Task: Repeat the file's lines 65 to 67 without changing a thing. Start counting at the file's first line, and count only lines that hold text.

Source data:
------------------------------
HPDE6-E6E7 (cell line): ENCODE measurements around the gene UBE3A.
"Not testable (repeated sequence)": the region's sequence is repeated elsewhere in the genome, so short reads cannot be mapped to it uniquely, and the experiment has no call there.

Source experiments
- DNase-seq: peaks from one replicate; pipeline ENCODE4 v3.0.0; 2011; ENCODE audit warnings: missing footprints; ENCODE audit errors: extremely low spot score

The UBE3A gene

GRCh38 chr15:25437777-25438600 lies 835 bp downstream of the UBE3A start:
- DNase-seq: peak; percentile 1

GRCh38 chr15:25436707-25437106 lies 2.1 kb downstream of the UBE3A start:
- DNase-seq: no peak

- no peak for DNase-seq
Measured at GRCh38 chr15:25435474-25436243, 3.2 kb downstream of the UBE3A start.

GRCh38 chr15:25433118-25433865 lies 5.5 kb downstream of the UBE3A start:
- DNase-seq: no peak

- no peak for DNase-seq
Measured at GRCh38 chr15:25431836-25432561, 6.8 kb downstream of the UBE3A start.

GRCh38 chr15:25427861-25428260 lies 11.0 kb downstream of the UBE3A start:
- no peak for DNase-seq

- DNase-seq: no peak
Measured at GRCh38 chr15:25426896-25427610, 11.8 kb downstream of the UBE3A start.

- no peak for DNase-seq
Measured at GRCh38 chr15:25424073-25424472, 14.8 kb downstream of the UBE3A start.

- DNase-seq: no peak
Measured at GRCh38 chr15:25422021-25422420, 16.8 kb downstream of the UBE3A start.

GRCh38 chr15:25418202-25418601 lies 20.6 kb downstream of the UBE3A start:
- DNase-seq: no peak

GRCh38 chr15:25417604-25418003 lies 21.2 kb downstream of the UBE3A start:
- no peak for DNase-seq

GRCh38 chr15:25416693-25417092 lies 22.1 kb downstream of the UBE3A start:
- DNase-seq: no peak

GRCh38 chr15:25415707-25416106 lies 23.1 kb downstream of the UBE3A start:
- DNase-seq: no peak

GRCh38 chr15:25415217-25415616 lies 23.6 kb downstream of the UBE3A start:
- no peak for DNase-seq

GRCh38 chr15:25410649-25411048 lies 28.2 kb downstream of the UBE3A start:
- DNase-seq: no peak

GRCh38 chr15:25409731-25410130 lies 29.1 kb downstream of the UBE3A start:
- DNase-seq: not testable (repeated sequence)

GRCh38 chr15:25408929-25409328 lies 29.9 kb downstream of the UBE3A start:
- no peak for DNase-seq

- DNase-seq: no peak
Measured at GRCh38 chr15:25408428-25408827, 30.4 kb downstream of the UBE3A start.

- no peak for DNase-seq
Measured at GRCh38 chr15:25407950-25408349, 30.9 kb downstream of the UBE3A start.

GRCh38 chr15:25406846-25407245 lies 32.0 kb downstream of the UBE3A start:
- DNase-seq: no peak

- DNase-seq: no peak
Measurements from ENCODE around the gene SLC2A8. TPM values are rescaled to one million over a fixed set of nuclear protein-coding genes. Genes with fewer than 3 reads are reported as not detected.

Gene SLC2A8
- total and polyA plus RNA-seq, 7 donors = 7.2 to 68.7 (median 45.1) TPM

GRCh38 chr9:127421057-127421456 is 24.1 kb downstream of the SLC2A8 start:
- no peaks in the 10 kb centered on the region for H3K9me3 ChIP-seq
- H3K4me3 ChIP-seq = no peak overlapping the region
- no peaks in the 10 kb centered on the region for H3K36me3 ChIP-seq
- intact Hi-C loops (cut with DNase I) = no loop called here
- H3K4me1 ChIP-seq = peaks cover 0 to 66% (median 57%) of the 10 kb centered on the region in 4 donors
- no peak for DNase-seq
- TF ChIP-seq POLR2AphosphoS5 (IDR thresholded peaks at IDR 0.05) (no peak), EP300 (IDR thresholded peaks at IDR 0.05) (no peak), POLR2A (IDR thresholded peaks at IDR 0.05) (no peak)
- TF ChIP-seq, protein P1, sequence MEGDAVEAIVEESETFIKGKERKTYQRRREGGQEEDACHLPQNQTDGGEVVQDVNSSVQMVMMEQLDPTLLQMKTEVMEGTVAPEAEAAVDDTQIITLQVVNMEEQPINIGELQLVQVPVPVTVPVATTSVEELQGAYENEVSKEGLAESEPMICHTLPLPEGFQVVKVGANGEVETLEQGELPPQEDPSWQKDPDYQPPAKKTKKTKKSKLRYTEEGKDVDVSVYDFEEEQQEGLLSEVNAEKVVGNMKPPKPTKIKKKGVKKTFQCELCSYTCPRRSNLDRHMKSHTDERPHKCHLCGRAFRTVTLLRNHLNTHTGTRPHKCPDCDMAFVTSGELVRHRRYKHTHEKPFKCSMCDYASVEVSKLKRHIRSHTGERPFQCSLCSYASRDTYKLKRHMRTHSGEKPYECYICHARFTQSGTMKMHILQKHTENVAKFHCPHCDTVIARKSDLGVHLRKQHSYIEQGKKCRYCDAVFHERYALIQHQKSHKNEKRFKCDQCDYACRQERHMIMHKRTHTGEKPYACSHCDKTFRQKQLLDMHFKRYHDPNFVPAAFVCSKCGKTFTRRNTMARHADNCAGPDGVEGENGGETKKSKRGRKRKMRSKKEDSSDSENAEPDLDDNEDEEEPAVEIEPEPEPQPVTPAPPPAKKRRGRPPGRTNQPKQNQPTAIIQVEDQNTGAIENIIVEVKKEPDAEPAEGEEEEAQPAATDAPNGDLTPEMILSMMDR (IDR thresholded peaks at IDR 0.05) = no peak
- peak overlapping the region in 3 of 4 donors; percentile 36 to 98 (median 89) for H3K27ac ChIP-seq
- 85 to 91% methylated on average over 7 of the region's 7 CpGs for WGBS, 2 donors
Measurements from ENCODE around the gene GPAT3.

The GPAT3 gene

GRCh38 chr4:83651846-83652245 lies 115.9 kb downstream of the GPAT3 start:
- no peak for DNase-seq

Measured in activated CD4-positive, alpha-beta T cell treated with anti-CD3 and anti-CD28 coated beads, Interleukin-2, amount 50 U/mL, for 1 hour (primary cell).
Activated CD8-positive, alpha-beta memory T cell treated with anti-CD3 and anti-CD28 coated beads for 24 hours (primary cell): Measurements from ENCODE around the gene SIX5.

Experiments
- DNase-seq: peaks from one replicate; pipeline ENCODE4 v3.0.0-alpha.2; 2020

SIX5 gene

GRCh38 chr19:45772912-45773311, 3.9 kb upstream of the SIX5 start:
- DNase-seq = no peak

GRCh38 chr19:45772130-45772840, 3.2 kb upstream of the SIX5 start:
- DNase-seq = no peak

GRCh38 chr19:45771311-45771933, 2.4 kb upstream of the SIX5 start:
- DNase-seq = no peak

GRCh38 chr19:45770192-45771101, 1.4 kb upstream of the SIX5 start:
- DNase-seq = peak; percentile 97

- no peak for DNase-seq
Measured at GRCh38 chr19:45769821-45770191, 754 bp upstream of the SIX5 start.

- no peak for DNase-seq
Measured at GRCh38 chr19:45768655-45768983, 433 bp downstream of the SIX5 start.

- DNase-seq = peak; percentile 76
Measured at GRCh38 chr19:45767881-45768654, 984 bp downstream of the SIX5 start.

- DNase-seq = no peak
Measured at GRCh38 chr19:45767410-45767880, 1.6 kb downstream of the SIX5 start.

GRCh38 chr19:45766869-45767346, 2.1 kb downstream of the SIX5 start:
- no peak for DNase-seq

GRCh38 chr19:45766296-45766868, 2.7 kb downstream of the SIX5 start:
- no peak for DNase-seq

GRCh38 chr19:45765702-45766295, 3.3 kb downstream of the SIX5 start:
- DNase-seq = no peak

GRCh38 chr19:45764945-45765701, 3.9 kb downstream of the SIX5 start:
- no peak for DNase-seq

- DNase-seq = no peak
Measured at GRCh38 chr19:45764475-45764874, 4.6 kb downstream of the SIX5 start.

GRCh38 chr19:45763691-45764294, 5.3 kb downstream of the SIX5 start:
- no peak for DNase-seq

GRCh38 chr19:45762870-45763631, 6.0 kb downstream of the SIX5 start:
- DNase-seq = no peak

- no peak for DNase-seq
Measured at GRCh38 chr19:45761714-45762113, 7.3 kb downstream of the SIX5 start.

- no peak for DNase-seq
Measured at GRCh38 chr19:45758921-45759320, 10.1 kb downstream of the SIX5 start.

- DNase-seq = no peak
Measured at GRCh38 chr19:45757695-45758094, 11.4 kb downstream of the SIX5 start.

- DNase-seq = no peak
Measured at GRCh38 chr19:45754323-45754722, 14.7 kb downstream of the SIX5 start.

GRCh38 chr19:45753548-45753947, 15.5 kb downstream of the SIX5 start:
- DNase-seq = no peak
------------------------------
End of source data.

Measured in activated CD4-positive, alpha-beta T cell treated with anti-CD3 and anti-CD28 coated beads, Interleukin-2, amount 50 U/mL, for 1 hour (primary cell).
Activated CD8-positive, alpha-beta memory T cell treated with anti-CD3 and anti-CD28 coated beads for 24 hours (primary cell): Measurements from ENCODE around the gene SIX5.

Experiments